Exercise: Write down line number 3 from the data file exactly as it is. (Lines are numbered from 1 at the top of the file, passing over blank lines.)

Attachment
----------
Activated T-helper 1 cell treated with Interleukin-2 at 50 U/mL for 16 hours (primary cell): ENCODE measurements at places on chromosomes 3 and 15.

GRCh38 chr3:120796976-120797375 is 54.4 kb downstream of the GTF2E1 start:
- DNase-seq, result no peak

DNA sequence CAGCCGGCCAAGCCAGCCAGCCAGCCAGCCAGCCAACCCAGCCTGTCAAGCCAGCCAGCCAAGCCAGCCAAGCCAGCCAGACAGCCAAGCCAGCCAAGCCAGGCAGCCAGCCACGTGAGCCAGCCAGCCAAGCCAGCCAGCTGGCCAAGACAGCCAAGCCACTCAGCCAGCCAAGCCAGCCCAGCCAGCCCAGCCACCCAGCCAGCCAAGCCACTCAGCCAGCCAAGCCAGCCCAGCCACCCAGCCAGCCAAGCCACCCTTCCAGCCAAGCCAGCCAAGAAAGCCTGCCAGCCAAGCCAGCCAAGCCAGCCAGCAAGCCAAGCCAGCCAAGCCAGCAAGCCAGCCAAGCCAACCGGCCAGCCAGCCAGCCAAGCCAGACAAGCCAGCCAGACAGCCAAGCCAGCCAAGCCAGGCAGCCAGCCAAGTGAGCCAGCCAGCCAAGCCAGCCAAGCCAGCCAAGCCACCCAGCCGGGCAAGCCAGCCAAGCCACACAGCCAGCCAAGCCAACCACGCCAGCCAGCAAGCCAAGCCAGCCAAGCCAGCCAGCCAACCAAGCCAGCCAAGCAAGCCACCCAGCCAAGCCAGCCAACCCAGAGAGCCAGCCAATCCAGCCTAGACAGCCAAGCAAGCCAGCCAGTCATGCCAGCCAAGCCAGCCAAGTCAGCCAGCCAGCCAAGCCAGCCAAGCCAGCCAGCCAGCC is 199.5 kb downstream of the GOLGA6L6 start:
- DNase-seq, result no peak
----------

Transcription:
- DNase-seq, result no peak